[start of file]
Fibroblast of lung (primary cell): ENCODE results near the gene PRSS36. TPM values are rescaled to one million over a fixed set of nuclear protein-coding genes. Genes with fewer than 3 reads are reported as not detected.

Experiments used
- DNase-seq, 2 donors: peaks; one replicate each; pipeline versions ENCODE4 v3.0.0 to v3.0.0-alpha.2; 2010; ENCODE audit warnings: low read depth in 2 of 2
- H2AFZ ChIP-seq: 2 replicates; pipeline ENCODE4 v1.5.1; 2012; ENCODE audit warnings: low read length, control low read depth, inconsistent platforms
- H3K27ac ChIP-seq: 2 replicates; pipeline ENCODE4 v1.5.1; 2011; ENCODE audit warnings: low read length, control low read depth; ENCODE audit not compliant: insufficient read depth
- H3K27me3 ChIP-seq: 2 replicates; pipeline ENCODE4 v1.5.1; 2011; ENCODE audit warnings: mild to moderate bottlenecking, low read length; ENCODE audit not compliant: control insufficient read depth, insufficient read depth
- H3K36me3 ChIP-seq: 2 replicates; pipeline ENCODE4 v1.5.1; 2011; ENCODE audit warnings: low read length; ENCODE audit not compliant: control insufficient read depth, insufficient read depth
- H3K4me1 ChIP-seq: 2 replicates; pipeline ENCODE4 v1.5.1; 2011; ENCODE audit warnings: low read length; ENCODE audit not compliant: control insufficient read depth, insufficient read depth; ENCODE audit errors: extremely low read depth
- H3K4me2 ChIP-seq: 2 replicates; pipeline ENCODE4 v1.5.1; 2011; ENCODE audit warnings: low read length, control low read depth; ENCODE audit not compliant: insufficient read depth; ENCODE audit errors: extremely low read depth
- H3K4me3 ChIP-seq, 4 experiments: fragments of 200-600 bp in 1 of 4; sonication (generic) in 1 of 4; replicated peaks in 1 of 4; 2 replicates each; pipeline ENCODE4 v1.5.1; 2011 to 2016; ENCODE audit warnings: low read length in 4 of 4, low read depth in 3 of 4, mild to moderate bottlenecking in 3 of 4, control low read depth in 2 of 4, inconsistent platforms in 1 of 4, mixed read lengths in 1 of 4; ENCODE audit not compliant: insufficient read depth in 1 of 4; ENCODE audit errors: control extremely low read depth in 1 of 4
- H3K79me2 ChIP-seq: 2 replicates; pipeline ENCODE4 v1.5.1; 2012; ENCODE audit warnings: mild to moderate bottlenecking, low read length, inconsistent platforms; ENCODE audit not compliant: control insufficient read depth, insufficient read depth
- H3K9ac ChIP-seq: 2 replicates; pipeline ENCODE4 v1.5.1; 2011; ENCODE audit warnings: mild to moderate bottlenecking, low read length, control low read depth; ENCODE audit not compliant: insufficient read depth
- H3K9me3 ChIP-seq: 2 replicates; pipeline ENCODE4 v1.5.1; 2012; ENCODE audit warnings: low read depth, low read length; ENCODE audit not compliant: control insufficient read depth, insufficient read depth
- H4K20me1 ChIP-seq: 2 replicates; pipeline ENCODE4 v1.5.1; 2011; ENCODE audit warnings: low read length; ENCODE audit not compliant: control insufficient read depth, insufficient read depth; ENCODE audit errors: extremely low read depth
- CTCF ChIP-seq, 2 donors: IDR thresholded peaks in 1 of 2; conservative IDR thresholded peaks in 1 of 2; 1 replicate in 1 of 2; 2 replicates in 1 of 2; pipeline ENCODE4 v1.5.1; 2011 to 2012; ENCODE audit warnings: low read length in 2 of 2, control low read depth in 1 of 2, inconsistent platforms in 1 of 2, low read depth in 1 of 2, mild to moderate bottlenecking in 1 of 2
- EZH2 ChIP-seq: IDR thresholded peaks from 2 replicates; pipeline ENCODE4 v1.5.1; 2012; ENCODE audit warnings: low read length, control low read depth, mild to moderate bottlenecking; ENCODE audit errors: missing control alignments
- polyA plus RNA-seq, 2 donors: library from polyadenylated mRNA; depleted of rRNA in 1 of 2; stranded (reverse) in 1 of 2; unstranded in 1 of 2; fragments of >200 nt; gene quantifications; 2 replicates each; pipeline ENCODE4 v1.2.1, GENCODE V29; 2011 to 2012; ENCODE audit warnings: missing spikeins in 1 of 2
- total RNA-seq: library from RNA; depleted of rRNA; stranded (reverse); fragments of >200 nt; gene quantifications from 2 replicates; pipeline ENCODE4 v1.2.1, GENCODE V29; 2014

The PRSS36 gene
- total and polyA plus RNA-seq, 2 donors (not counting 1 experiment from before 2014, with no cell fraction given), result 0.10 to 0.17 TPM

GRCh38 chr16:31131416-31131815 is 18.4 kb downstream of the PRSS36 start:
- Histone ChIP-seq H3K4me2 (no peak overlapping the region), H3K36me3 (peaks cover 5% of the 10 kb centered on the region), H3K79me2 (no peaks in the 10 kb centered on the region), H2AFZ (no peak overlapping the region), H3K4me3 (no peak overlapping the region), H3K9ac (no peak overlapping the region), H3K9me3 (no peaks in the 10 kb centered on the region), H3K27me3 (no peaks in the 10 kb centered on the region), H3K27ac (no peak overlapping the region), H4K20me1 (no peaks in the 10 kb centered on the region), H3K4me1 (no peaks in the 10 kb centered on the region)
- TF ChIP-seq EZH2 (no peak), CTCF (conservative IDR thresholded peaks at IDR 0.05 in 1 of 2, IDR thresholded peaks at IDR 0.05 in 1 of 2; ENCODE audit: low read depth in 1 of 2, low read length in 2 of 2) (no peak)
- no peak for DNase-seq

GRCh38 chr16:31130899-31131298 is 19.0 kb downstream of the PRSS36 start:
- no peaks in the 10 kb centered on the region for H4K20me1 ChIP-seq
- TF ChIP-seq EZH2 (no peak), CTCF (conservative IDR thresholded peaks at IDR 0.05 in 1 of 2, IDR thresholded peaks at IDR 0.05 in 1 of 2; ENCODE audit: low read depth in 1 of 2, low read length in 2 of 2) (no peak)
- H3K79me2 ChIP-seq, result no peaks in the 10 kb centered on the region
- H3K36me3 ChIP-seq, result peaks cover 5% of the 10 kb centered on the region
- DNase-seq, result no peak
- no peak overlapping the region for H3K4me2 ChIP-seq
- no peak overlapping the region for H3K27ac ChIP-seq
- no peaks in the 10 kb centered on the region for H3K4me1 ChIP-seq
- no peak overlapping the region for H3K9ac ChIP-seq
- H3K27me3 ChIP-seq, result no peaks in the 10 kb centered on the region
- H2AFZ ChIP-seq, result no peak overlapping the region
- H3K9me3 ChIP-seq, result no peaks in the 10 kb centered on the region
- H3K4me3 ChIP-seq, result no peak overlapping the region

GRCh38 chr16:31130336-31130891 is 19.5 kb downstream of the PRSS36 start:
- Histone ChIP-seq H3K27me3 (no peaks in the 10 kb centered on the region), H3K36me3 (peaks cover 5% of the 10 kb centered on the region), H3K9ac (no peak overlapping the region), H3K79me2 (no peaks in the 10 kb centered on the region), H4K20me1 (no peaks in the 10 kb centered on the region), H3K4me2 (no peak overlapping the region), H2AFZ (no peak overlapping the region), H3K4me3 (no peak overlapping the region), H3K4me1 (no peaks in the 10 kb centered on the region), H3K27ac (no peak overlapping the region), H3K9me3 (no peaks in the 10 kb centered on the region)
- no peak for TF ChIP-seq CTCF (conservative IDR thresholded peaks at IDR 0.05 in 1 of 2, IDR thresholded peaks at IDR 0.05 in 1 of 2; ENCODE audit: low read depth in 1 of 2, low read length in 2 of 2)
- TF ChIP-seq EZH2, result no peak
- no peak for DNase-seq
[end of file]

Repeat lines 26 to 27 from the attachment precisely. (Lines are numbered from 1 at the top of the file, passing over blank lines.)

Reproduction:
- no peaks in the 10 kb centered on the region for H4K20me1 ChIP-seq
- TF ChIP-seq EZH2 (no peak), CTCF (conservative IDR thresholded peaks at IDR 0.05 in 1 of 2, IDR thresholded peaks at IDR 0.05 in 1 of 2; ENCODE audit: low read depth in 1 of 2, low read length in 2 of 2) (no peak)